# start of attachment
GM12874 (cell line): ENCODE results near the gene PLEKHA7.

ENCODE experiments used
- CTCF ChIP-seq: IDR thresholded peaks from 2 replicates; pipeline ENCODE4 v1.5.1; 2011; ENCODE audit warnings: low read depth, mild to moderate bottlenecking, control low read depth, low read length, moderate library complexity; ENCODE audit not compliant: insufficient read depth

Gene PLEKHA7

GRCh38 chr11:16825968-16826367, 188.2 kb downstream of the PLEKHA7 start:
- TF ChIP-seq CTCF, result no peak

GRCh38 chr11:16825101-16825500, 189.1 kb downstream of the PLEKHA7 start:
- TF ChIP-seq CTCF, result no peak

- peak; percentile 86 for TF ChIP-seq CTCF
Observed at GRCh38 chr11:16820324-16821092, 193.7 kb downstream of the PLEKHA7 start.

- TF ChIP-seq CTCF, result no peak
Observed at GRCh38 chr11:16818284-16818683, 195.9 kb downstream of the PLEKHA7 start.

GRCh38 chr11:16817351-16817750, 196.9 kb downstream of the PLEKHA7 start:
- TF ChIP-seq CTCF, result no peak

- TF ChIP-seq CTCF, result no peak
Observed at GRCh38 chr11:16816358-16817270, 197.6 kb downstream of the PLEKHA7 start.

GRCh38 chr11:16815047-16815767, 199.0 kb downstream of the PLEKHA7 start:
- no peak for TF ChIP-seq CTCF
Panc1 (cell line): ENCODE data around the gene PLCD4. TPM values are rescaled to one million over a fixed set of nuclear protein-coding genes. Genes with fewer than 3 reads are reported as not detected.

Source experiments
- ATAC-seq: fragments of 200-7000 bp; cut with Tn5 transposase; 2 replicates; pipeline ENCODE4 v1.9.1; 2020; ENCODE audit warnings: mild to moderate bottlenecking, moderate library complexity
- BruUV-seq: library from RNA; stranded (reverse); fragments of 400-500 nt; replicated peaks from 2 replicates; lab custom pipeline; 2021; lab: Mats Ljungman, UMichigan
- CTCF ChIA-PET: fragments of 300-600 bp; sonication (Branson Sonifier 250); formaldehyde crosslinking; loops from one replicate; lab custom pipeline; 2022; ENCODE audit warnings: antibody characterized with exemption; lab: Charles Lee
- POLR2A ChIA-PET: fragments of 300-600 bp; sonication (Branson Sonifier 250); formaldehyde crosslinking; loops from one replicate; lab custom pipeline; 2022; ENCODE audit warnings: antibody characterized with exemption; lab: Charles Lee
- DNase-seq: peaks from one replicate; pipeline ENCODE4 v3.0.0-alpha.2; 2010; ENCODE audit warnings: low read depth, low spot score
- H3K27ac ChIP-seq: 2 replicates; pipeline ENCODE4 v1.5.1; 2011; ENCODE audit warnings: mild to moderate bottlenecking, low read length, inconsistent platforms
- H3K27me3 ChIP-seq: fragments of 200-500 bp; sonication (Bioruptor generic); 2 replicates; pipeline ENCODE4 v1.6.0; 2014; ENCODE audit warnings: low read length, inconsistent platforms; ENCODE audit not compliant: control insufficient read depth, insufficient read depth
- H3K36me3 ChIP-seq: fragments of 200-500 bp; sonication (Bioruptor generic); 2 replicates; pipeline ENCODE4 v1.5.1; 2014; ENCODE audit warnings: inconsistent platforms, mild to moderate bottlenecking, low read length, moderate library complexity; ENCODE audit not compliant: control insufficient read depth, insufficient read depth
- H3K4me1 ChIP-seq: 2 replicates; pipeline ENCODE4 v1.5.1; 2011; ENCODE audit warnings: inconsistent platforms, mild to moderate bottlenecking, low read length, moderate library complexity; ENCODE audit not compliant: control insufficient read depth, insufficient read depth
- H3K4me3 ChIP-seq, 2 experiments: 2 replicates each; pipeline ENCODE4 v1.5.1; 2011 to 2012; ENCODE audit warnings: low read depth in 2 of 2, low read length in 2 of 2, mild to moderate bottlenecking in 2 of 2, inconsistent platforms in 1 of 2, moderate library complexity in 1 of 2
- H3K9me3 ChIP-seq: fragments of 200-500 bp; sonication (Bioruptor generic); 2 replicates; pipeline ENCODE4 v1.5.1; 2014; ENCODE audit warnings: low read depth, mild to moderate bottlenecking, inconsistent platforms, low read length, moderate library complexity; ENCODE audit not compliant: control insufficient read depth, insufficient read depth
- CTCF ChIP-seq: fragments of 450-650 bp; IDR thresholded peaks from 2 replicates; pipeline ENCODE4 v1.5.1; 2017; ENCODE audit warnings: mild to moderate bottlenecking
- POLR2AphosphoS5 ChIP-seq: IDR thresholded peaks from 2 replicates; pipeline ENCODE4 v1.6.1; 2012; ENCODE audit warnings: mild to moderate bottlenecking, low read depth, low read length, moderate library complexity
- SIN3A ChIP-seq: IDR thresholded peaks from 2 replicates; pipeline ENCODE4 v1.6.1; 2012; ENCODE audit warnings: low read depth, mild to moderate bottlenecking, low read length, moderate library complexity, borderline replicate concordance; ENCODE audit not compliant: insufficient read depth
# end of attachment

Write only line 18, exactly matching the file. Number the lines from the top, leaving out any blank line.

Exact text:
- no peak for TF ChIP-seq CTCF